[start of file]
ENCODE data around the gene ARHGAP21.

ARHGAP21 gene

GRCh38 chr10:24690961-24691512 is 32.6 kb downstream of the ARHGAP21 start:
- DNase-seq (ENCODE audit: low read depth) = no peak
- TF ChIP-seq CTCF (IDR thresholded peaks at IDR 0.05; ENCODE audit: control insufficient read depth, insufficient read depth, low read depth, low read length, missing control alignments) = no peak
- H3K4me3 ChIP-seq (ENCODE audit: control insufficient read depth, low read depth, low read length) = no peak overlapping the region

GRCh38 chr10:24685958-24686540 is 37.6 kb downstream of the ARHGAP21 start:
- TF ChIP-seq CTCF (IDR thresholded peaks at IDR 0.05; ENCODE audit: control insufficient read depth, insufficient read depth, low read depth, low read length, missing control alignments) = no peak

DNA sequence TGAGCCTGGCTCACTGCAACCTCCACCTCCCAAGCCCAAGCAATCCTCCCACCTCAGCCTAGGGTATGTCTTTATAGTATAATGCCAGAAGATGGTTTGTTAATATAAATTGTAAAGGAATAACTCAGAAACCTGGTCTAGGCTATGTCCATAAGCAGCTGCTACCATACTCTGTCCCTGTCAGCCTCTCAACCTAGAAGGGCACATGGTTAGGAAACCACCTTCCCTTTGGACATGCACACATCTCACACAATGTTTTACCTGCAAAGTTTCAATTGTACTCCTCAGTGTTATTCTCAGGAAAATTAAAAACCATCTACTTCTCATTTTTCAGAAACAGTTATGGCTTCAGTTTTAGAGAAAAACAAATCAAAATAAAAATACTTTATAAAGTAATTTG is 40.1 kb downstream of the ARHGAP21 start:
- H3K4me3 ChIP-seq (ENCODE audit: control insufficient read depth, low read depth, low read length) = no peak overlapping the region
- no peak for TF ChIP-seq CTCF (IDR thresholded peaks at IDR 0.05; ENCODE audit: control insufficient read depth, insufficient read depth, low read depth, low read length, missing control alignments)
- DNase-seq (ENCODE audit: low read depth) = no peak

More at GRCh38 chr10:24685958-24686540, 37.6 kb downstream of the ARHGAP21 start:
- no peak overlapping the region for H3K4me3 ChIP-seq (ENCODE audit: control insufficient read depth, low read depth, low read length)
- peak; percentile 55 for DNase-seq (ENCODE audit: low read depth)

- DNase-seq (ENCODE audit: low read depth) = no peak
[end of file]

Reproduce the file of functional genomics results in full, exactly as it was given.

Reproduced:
ENCODE data around the gene ARHGAP21.

ARHGAP21 gene

GRCh38 chr10:24690961-24691512 is 32.6 kb downstream of the ARHGAP21 start:
- DNase-seq (ENCODE audit: low read depth) = no peak
- TF ChIP-seq CTCF (IDR thresholded peaks at IDR 0.05; ENCODE audit: control insufficient read depth, insufficient read depth, low read depth, low read length, missing control alignments) = no peak
- H3K4me3 ChIP-seq (ENCODE audit: control insufficient read depth, low read depth, low read length) = no peak overlapping the region

GRCh38 chr10:24685958-24686540 is 37.6 kb downstream of the ARHGAP21 start:
- TF ChIP-seq CTCF (IDR thresholded peaks at IDR 0.05; ENCODE audit: control insufficient read depth, insufficient read depth, low read depth, low read length, missing control alignments) = no peak

DNA sequence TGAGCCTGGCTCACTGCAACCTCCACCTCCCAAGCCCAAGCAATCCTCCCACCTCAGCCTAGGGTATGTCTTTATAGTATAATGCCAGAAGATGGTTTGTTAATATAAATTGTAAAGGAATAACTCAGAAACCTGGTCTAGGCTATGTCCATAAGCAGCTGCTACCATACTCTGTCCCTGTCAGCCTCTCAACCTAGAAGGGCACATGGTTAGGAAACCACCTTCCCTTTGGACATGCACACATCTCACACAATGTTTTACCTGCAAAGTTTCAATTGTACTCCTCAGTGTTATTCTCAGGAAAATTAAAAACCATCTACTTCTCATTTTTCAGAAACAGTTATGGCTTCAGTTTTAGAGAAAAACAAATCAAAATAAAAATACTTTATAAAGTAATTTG is 40.1 kb downstream of the ARHGAP21 start:
- H3K4me3 ChIP-seq (ENCODE audit: control insufficient read depth, low read depth, low read length) = no peak overlapping the region
- no peak for TF ChIP-seq CTCF (IDR thresholded peaks at IDR 0.05; ENCODE audit: control insufficient read depth, insufficient read depth, low read depth, low read length, missing control alignments)
- DNase-seq (ENCODE audit: low read depth) = no peak

More at GRCh38 chr10:24685958-24686540, 37.6 kb downstream of the ARHGAP21 start:
- no peak overlapping the region for H3K4me3 ChIP-seq (ENCODE audit: control insufficient read depth, low read depth, low read length)
- peak; percentile 55 for DNase-seq (ENCODE audit: low read depth)

- DNase-seq (ENCODE audit: low read depth) = no peak